“As the artist behind the cover, I always find it interesting to hear various takes on what people think when they see it. My intention and thought behind it is a scenario of the character looking at his reflection and his reflection cutting his own throat, ending the misery. The title of the album is a Danish saying which I guess equals the English ‘Over my dead body’, so I wanted to do a sort of scenario showing someone choosing death over ‘insert your own horrible alternative here’. Our drummer Anders suggested something similar to the scene in ‘Evil Dead 2’, where Ash’s reflection comes to life and grabs him out from the mirror, so I went with the same build up (even still gave the character black hair and a blue shirt for the fun of it for the people who recognized it), but with the reflection instead sort of showing his haunted and tortured mind or soul and the reflection committing suicide. It’s a subject I’ve dealt with a lot in the lyrical side of Undergang actually, the whole ‘Life sucks, it’ll never get better; death is the only exit from the torment’. Being a person who’s suffered on and off from depression throughout most of my life, it has been an interesting thing to write about and express, maybe to some degree to reflect a bit more about it, more than actually moving towards that solution myself at certain dark times.”
‘Evil Dead’, that wonderful seminal horror movie and sequel from the 1980s, definitely sprung to mind as soon as I saw the cover. Maybe I’m looking in the wrong place but I don’t believe I’ve seen a half-decent horror film in years, maybe decades. I enjoyed ‘The House That Jack Built’ a couple of years ago but nearly have to go back to ‘Hostel’ or ‘Wolf Creek’ for something half watchable prior to that. Anything you could recommend or should we stick to the old classics?
“Yeah, as stated above, the cover art is certainly a heavy nod to the ‘Evil Dead’ movies. They’re still as great today as when I saw them the first time as a kid. I generally stick to re-watching my favourites which are usually ‘80s and early-mid ‘90s horror movies, but I do try to watch never horror movies, too, even if often they do not give me the same satisfaction. I thought ‘The House That Jack Built’ was decent when I watched it the first time in the cinema, but revisiting a second time I lost interest along the way and found it too long for its own good. The ‘Hostel’ movie was okay too, but I never really cared much for the ‘torture porn’ horror that seemed a bit introduced with the ‘Saw’ movies, but prefer a slightly more dark and mysterious take on horror. I liked both ‘Hereditary’ and ‘Midsommer’, to mention some newer horror movies; those are the first ones to come to mind. I thought that the prequel to ‘The Thing’ that came out maybe a handful of years ago now was entertaining, too, but since the John Carpenter original is one of my favourite movies, too, I did enjoy the sort of explanations of how they found the Norwegian campsite connecting the two. Even if the CGI fest was a bit too much and I disliked how they (like most other newer horror movies) showed the monster WAY too much, which makes the scariness disappear. I prefer for the evil to be kept in the dark from the viewer for as long as is fitting to keep the mystery hidden.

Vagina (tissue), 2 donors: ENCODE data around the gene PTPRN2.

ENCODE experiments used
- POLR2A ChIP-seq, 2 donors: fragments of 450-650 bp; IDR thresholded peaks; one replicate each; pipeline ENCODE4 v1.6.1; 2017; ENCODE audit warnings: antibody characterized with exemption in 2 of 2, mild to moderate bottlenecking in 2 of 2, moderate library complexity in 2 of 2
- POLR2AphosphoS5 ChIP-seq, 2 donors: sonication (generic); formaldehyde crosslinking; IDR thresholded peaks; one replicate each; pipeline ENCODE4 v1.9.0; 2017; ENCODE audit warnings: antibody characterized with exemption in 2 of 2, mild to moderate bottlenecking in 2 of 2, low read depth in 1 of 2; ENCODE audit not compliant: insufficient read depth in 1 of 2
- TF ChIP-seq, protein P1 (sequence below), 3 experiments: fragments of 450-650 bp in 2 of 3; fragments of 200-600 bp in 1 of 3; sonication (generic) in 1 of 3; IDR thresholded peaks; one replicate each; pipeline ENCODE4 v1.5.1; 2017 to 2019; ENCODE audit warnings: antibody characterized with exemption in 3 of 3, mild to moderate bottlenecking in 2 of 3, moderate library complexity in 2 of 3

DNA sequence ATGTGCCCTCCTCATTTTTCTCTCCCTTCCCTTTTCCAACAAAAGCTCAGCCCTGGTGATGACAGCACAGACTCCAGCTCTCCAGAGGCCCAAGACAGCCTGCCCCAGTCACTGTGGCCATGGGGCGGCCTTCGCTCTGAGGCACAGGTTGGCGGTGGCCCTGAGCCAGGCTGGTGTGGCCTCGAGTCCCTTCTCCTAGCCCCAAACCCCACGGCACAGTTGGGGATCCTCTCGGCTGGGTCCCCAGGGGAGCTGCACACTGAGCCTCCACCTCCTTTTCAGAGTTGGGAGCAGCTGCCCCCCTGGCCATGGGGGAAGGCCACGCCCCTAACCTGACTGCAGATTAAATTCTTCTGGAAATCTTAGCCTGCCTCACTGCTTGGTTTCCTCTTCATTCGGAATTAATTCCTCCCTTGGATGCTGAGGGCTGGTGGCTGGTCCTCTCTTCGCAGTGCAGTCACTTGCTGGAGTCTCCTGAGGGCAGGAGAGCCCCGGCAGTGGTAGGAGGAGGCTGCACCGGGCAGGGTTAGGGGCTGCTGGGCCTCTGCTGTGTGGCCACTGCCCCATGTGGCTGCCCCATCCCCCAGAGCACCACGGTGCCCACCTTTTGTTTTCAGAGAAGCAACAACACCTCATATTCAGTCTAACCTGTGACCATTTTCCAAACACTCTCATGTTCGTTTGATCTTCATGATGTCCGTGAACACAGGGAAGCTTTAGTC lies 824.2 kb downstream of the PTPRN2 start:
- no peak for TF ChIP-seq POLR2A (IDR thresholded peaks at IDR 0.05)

“And then, while we’re at it, I can recommend some Danish horror we’ve used for samples for our albums over the years: I would suggest checking into 90s Danish horror like ‘Sidste time’, ‘Nattevagten’ and the series ‘Riget’, the latter of which in the mid-2000s had a not-so-good American adaption made called ‘Kingdom Hospital’. But the two series from the Danish show by Lars Von Trier are excellent in all of their weird glory.”
Death is the final destination for all of us. In a century, we will be gone and forgotten. Does this mean our earthly toils are futile and of no consequence or do we owe it to ourselves to make the most of the small window of opportunity granted to us? Not particularly to leave a legacy but so as not to waste the time we’ve been afforded in the greatest lottery of all?
“I think that is a very individual case, but generally trying to not leave the world a worse place than when you were born ideally is a compassionate way of living, but that is likely also a very hippy-sounding way of thinking and hard to 100% live in practice. Indeed, hardly any of us will likely leave a mark that’ll be noticed 100 years from now and are likely to be even forgotten after just one generation of even our own family, but I feel like it’s our human obligation to nonetheless act respectfully towards our planet and ourselves, as good as we can in a very consumerist environment and society, which is inevitable unless you move out to live in the woods, isolated, or so. Sadly, all of the things we do wrong are more noticeable than what we do right, but most things in life are like that; when you do something right, no one notices but as soon as you take one wrong step the entire world will notice…”